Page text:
Featured Research

from universities, journals, and other organizations

Singing helps students tune into a foreign language

Date:
July 18, 2013
Source:
Springer Science+Business Media
Summary:
A new study provides the first experimental evidence that a listen-and-repeat singing method can support foreign language learning. Singing in a foreign language can significantly improve learning how to speak it, according to a new study. Adults who listened to short Hungarian phrases and then sang them back performed better than those who spoke the phrases, researchers found. People who sang the phrases back also fared better than those who repeated the phrases by speaking them rhythmically.

Singing in a foreign language can significantly improve learning how to speak it, according to a new study published in Springer's journal Memory & Cognition. Adults who listened to short Hungarian phrases and then sang them back performed better than those who spoke the phrases, researchers at the University of Edinburgh's Reid School of Music found. People who sang the phrases back also fared better than those who repeated the phrases by speaking them rhythmically.

Three randomly assigned groups of twenty adults took part in a series of five tests. The singing group performed the best in four of the five tests.

In one test, participants who learned through singing performed twice as well as participants who learned by speaking the phrases. Those who learned by singing were also able to recall the Hungarian phrases with greater accuracy in the longer term.

Hungarian was chosen because it is unfamiliar to most English speakers and a difficult language to master, with a completely different structure and sound system to the Germanic or Romance languages, such as Spanish and French.

Dr Karen M. Ludke, who conducted the research as part of her PhD at the University of Edinburgh's Institute for Music in Human and Social Development, said: "This study provides the first experimental evidence that a listen-and-repeat singing method can support foreign language learning, and opens the door for future research in this area. One question is whether melody could provide an extra cue to jog people's memory, helping them recall foreign words and phrases more easily."


Story Source:

The above story is based on materials provided by Springer Science+Business Media. Note: Materials may be edited for content and length.


Journal Reference:

  1. Karen M. Ludke, Fernanda Ferreira, Katie Overy. Singing can facilitate foreign language learning. Memory & Cognition, 2013; DOI: 10.3758/s13421-013-0342-5

Cite This Page:

Springer Science+Business Media. "Singing helps students tune into a foreign language." ScienceDaily. ScienceDaily, 18 July 2013. <www.sciencedaily.com/releases/2013/07/130718101047.htm>.
Springer Science+Business Media. (2013, July 18). Singing helps students tune into a foreign language. ScienceDaily. Retrieved April 19, 2014 from www.sciencedaily.com/releases/2013/07/130718101047.htm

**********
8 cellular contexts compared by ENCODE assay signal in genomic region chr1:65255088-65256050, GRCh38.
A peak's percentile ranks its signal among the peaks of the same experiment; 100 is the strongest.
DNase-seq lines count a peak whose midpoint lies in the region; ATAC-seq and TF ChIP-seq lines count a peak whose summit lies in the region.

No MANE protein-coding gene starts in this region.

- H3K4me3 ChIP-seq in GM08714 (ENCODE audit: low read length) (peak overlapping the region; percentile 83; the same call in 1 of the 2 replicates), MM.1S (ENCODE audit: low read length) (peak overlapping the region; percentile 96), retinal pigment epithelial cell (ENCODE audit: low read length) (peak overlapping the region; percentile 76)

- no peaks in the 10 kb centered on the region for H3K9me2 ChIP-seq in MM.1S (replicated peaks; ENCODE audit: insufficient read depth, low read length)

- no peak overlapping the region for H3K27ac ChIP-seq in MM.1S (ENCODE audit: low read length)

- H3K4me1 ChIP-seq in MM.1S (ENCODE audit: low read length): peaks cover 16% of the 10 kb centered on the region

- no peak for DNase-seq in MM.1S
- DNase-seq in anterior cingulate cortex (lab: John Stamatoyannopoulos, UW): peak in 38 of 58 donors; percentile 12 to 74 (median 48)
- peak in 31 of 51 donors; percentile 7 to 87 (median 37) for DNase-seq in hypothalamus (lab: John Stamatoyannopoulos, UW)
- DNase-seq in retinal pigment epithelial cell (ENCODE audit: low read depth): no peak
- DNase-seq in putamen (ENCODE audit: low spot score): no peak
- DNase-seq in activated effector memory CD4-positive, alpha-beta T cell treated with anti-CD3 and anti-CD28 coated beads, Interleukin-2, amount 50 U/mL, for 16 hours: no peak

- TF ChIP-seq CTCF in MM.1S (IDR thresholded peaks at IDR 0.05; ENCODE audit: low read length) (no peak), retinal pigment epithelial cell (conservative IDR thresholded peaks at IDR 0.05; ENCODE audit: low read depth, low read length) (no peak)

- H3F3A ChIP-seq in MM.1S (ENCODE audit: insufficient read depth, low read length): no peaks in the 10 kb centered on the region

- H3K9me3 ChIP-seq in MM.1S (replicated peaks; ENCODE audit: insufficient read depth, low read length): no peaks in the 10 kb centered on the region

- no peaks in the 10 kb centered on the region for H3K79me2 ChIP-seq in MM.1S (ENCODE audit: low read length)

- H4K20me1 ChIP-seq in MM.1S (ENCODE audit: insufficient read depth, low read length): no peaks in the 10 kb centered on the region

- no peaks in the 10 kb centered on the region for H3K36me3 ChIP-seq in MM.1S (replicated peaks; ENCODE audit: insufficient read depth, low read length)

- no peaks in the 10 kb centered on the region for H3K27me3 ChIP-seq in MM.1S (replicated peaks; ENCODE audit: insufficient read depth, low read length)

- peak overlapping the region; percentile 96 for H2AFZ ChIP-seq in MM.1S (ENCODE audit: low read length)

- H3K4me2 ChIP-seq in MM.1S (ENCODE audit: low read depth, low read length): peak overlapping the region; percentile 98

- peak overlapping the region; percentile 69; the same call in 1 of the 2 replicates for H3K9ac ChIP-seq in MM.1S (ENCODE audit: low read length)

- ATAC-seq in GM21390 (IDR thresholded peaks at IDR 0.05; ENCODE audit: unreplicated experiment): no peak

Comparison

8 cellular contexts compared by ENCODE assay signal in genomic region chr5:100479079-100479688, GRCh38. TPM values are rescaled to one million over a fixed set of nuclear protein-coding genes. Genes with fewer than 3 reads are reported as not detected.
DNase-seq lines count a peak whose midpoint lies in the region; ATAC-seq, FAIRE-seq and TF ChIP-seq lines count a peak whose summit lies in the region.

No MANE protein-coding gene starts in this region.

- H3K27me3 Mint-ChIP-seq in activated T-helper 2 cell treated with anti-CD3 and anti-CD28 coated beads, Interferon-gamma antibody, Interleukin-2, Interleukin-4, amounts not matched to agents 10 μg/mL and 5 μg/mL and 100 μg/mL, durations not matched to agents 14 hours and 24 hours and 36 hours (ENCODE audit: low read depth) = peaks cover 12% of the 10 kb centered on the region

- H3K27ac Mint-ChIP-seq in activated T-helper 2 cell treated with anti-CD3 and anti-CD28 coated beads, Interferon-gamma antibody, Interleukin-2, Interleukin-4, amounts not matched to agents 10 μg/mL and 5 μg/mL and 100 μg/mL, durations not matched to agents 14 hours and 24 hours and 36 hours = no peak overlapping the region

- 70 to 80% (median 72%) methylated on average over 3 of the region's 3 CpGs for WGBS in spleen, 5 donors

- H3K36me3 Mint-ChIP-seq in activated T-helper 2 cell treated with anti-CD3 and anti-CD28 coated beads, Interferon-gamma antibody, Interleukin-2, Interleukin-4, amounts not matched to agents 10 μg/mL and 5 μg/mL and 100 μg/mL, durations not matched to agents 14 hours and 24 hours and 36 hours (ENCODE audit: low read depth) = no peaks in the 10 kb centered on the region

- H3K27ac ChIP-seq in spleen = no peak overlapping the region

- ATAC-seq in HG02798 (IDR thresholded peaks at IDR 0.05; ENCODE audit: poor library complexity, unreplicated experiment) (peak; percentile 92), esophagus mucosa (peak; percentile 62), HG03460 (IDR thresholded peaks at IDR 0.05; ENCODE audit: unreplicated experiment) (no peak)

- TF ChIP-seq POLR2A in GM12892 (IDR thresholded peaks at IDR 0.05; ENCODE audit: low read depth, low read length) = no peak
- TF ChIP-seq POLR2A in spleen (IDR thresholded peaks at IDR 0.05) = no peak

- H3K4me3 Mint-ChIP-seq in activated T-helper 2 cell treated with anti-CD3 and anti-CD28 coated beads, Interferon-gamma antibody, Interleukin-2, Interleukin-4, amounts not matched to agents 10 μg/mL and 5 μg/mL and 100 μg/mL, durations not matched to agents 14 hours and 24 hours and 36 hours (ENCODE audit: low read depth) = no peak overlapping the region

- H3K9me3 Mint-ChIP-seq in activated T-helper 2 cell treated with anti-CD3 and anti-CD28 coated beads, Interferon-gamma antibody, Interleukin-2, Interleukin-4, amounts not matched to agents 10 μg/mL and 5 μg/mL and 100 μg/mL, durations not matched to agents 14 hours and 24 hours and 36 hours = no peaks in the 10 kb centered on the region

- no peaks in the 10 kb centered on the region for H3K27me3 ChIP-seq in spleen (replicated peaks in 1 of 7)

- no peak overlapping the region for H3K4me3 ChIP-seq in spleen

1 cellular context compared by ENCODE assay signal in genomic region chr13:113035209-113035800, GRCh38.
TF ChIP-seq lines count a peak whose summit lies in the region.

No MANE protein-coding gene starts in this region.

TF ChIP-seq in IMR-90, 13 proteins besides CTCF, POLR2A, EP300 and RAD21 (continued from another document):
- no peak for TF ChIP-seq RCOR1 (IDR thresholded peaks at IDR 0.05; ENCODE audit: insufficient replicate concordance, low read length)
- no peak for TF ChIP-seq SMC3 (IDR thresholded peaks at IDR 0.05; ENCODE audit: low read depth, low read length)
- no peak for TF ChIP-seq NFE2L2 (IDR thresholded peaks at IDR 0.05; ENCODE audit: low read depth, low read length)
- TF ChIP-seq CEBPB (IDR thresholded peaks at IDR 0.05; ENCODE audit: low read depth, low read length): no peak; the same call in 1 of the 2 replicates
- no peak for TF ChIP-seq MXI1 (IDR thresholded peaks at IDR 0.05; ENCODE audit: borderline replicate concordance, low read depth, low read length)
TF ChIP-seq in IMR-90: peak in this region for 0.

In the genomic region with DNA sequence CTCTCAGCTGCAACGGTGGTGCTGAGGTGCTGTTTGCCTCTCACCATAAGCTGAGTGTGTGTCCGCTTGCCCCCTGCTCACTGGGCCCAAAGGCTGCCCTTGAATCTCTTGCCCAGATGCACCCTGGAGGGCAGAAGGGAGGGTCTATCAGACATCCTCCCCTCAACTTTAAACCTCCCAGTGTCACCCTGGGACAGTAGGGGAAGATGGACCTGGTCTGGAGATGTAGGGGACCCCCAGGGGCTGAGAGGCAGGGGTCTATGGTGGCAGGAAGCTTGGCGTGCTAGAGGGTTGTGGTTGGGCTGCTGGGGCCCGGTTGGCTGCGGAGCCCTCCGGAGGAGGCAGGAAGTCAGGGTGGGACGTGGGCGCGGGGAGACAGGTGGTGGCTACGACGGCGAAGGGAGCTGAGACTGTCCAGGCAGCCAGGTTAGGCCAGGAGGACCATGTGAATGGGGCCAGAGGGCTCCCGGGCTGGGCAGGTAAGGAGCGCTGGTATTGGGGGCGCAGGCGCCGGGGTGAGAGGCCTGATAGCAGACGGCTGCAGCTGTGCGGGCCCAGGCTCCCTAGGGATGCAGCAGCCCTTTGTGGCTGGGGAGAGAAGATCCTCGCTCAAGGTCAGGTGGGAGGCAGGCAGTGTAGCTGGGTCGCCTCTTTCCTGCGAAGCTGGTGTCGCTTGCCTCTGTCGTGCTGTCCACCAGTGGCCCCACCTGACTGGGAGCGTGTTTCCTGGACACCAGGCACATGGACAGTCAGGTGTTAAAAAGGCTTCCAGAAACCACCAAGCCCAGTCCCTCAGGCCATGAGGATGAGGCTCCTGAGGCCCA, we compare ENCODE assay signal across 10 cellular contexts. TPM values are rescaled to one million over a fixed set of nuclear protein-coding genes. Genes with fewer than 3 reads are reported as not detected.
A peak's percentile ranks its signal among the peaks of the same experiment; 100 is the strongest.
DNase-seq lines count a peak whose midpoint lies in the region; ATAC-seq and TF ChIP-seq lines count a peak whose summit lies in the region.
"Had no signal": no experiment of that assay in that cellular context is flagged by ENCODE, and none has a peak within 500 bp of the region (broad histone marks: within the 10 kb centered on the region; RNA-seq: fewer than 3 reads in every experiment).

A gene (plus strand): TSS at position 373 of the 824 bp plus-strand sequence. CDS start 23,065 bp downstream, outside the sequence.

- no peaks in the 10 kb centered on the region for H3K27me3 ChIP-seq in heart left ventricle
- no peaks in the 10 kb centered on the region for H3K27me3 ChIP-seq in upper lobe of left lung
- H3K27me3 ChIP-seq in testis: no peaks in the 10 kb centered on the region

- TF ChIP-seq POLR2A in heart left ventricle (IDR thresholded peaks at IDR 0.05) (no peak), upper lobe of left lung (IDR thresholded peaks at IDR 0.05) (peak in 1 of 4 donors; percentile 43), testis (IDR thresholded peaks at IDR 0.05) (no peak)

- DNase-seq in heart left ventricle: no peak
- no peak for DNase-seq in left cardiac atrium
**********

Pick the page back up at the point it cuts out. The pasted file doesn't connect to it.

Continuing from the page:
Springer Science+Business Media. "Singing helps students tune into a foreign language." ScienceDaily. www.sciencedaily.com/releases/2013/07/130718101047.htm (accessed April 19, 2014).

Share This



More Mind & Brain News

Saturday, April 19, 2014

Featured Research

from universities, journals, and other organizations


Featured Videos

from AP, Reuters, AFP, and other news services

Study On Artists' Brain Shows They're 'Structurally Unique'

Study On Artists' Brain Shows They're 'Structurally Unique'

Newsy (Apr. 17, 2014) The brains of artists aren't really left-brain or right-brain, but rather have extra neural matter in visual and motor control areas. Video provided by Newsy
Powered by NewsLook.com
Is Apathy A Sign Of A Shrinking Brain?

Is Apathy A Sign Of A Shrinking Brain?

Newsy (Apr. 17, 2014) A recent study links apathetic feelings to a smaller brain. Researchers say the results indicate a need for apathy screening for at-risk seniors. Video provided by Newsy
Powered by NewsLook.com
Are School Dress Codes Too Strict?

Are School Dress Codes Too Strict?

AP (Apr. 16, 2014) Pushing the limits on style and self-expression is a rite of passage for teens and even younger kids. How far should schools go with their dress codes? The courts have sided with schools in an era when school safety is paramount. (April 16) Video provided by AP
Powered by NewsLook.com
Could Even Casual Marijuana Use Alter Your Brain?

Could Even Casual Marijuana Use Alter Your Brain?

Newsy (Apr. 16, 2014) A new study conducted by researchers at Northwestern and Harvard suggests even casual marijuana use can alter your brain. Video provided by Newsy
Powered by NewsLook.com

Search ScienceDaily

Number of stories in archives: 140,361

Find with keyword(s):
Enter a keyword or phrase to search ScienceDaily for related topics and research stories.

Save/Print:
Share:

Breaking News:
from the past week

In Other News

... from NewsDaily.com

Science News

Health News

Environment News

Technology News



Save/Print:
Share:

Free Subscriptions


Get the latest science news with ScienceDaily's free email newsletters, updated daily and weekly. Or view hourly updated newsfeeds in your RSS reader:

Get Social & Mobile


Keep up to date with the latest news from ScienceDaily via social networks and mobile apps:

Have Feedback?


Tell us what you think of ScienceDaily -- we welcome both positive and negative comments. Have any problems using the site? Questions?
Mobile: iPhone Android Web
Follow: Facebook Twitter Google+
Subscribe: RSS Feeds Email Newsletters
Latest Headlines Health & Medicine Mind & Brain Space & Time Matter & Energy Computers & Math Plants & Animals Earth & Climate Fossils & Ruins